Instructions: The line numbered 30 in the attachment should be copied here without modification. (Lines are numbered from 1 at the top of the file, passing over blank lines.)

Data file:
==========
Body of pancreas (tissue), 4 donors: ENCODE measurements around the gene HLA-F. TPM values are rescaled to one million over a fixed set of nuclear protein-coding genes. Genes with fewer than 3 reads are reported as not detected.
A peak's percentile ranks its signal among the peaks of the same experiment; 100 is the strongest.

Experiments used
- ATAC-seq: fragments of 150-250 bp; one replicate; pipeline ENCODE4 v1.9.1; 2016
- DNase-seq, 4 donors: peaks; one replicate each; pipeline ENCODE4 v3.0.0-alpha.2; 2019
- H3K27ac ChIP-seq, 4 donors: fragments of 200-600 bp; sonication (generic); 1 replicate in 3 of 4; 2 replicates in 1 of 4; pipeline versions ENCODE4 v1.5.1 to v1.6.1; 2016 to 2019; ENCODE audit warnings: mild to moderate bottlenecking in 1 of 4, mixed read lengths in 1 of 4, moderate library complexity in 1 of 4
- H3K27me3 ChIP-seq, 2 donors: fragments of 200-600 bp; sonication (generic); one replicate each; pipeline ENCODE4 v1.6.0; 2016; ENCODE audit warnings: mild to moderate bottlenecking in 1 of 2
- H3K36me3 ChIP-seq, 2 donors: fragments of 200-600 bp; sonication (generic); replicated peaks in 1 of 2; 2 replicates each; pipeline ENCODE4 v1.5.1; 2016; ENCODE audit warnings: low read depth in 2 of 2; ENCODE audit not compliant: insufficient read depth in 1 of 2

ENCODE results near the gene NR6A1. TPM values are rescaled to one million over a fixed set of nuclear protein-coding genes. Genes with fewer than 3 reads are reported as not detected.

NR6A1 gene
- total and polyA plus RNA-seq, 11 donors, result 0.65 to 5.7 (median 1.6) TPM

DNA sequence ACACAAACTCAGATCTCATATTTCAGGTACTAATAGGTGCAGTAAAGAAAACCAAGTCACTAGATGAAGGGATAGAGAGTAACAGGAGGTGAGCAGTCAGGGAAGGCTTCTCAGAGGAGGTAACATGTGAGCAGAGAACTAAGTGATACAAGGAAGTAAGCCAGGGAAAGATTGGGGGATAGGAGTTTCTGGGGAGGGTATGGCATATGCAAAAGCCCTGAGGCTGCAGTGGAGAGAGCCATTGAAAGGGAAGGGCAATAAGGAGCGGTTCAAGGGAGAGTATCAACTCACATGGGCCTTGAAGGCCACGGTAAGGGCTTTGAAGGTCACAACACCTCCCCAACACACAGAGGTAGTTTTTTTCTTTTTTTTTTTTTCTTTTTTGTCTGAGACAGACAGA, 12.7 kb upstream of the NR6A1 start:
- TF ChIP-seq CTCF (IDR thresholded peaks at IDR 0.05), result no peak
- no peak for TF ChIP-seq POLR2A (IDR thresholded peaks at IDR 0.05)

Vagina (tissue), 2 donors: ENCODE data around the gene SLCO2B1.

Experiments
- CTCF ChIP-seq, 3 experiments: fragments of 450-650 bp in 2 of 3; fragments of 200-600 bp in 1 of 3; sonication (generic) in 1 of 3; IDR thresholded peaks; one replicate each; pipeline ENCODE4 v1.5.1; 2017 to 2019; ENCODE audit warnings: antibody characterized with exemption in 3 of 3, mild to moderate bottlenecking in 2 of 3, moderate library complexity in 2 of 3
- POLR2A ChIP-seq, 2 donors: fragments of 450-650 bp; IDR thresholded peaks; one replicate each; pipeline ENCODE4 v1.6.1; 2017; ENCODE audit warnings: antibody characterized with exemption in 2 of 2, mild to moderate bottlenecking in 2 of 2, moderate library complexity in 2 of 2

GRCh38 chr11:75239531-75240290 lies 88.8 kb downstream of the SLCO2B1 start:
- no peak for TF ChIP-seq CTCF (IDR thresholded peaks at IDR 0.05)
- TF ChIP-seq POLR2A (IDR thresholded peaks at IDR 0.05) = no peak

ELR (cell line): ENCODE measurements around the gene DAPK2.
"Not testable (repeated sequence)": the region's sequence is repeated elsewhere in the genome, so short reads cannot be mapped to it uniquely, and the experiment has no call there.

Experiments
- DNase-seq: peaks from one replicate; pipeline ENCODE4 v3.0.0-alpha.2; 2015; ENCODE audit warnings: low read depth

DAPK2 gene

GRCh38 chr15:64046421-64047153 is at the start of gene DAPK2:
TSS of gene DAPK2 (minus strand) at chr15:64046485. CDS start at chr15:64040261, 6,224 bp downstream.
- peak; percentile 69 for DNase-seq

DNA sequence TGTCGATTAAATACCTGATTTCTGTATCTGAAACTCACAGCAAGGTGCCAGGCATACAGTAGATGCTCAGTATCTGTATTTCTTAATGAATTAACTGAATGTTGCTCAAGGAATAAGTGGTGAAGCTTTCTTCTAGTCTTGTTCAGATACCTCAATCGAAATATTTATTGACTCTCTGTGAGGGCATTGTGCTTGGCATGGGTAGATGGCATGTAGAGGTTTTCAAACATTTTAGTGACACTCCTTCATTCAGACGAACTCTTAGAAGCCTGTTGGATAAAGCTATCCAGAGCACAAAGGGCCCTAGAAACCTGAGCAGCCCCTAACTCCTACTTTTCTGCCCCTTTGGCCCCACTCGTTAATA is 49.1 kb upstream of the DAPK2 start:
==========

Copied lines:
DNA sequence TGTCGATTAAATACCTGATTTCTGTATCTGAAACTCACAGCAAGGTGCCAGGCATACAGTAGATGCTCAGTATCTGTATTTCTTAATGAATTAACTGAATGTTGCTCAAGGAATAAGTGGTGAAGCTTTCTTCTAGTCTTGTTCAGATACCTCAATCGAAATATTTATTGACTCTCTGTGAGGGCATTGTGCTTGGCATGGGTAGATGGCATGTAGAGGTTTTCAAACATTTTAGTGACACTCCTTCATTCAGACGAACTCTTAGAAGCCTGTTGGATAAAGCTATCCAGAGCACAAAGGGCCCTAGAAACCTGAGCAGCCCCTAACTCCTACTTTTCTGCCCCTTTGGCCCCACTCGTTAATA is 49.1 kb upstream of the DAPK2 start: